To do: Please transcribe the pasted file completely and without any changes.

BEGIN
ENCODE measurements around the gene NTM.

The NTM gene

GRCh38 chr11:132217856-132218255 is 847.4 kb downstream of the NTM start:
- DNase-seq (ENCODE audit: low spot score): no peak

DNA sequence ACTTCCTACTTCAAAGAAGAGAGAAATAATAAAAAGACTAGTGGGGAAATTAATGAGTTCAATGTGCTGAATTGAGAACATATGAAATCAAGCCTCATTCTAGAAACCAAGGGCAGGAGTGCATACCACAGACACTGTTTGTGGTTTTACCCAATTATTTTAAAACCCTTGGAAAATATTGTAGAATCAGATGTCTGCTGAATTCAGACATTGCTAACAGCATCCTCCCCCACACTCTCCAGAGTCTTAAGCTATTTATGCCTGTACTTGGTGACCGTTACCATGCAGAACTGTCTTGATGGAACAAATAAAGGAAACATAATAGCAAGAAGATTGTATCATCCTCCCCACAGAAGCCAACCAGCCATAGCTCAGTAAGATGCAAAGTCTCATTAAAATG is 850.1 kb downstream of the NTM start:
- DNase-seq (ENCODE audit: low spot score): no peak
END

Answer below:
ENCODE measurements around the gene NTM.

The NTM gene

GRCh38 chr11:132217856-132218255 is 847.4 kb downstream of the NTM start:
- DNase-seq (ENCODE audit: low spot score): no peak

DNA sequence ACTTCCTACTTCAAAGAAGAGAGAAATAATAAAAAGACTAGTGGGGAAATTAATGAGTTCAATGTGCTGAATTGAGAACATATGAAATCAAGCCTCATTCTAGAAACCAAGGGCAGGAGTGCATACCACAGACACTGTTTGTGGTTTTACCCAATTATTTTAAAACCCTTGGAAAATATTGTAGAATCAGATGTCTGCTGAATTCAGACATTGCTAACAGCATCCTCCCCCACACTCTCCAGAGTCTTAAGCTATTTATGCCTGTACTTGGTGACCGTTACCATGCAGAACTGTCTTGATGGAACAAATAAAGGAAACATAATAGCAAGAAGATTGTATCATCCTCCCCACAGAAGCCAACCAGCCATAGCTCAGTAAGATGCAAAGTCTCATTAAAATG is 850.1 kb downstream of the NTM start:
- DNase-seq (ENCODE audit: low spot score): no peak